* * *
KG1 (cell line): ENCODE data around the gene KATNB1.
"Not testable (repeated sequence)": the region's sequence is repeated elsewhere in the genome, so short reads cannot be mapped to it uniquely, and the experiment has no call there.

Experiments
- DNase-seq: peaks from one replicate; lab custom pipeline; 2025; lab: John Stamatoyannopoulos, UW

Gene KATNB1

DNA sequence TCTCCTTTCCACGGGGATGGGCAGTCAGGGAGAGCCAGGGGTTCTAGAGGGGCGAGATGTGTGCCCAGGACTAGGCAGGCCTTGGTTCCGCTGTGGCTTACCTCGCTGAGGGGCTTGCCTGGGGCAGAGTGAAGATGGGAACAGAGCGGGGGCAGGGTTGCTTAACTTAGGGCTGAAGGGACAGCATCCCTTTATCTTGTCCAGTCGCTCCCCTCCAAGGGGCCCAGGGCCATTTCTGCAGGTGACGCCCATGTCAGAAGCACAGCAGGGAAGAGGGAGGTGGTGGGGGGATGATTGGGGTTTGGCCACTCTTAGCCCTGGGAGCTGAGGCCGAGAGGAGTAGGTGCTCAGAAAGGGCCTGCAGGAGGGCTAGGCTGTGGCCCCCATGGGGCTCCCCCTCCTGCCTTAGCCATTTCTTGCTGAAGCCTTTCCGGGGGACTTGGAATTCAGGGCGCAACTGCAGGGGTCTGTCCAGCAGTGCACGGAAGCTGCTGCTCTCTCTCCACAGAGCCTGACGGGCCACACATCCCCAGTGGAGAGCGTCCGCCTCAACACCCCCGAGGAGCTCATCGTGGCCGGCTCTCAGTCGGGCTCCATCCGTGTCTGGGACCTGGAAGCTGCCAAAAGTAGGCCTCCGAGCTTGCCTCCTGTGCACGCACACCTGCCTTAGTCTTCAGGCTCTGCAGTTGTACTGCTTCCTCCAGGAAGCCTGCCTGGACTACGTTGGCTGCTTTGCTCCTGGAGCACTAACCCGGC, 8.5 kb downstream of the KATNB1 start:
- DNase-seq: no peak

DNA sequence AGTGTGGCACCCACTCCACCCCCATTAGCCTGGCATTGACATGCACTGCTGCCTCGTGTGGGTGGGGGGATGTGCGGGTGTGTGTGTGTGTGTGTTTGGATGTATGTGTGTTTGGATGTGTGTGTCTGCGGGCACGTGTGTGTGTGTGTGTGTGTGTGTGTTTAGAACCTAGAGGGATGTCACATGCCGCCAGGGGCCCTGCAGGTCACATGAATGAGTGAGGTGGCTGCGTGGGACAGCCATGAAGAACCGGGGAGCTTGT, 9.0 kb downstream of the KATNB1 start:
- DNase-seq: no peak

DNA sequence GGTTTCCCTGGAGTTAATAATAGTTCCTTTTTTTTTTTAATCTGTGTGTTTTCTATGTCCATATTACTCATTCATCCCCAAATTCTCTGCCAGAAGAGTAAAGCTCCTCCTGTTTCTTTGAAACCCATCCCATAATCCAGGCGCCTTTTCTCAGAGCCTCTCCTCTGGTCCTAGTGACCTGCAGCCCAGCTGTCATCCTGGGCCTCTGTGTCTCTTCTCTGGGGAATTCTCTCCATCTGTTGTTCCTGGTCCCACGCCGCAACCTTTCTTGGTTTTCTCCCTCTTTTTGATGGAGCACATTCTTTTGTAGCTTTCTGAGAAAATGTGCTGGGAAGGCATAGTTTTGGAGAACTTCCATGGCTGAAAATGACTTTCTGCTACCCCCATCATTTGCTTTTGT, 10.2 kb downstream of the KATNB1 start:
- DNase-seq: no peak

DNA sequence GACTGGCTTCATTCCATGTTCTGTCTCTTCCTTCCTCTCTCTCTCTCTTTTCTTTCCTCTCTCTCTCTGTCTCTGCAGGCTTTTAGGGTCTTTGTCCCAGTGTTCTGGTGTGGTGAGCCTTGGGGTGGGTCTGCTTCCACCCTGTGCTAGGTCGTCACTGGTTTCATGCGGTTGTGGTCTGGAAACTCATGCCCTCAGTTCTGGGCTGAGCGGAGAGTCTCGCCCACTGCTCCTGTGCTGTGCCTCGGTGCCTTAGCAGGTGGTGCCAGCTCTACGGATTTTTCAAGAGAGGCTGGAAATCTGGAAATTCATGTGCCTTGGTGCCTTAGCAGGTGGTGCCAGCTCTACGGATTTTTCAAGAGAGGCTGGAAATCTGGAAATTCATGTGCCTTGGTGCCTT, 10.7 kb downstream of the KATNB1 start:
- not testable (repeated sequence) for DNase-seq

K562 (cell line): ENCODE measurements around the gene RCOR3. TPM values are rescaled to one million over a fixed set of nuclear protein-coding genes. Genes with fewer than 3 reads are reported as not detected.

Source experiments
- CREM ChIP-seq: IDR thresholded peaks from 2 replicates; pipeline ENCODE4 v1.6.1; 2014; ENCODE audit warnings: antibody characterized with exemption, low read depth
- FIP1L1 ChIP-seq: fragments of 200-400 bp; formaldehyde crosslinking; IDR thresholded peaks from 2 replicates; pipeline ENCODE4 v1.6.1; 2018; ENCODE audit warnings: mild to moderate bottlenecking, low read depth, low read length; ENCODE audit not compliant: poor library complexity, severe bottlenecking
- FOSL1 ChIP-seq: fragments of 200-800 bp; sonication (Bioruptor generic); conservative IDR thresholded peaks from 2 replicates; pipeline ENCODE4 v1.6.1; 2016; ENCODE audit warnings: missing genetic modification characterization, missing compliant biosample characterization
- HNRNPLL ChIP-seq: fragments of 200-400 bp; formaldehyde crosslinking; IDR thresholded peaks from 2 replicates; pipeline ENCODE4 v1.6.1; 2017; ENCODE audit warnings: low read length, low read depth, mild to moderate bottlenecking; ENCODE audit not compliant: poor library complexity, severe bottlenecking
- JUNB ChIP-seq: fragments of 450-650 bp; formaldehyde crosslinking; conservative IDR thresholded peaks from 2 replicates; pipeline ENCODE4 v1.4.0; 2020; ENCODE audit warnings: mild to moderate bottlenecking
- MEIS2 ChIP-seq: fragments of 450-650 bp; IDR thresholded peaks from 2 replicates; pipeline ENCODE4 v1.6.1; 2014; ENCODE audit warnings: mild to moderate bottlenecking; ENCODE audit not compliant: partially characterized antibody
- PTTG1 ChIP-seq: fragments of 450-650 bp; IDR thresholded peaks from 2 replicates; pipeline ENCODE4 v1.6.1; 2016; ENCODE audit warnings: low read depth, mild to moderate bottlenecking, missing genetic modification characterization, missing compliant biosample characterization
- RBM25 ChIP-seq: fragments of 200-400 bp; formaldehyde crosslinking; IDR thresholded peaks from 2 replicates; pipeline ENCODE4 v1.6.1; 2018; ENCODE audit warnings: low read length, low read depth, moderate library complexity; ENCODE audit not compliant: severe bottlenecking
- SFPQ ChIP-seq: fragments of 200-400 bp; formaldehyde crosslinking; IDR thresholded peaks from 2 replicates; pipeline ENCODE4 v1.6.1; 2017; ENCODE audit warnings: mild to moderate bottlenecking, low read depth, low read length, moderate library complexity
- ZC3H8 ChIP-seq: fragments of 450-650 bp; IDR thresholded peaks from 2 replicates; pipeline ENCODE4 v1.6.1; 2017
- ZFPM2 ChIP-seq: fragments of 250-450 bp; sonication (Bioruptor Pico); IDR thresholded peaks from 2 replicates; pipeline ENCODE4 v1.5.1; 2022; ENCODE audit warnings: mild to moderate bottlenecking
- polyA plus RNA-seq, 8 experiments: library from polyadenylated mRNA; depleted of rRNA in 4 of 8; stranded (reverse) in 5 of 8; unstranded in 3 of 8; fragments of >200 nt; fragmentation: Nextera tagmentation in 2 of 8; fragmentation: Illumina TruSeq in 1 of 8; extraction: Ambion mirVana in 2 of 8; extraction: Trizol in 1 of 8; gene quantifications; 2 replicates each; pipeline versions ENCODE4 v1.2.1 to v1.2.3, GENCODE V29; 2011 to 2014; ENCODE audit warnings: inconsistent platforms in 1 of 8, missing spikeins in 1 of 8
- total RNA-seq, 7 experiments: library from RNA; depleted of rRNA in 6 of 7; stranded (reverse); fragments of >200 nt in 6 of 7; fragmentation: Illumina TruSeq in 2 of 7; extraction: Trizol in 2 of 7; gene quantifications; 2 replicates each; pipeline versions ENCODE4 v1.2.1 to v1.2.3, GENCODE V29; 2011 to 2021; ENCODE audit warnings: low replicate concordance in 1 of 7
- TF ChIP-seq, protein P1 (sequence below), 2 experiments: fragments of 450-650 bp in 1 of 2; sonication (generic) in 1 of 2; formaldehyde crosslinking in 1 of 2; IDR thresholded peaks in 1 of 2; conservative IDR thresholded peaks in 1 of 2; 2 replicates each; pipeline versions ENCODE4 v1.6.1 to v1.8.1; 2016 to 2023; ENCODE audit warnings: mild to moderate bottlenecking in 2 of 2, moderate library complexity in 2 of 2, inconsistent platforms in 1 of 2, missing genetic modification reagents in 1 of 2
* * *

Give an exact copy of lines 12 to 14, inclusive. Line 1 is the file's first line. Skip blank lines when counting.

DNA sequence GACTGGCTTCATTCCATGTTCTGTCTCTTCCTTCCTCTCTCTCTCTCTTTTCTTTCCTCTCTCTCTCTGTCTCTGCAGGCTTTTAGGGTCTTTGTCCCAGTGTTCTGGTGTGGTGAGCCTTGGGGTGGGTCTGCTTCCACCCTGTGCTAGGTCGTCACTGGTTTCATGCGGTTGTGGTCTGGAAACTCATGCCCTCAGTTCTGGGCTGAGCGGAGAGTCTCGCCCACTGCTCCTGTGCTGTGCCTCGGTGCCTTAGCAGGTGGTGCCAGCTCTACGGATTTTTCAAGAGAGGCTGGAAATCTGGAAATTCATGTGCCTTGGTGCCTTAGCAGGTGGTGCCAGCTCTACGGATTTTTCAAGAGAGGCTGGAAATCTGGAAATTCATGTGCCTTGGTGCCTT, 10.7 kb downstream of the KATNB1 start:
- not testable (repeated sequence) for DNase-seq

K562 (cell line): ENCODE measurements around the gene RCOR3. TPM values are rescaled to one million over a fixed set of nuclear protein-coding genes. Genes with fewer than 3 reads are reported as not detected.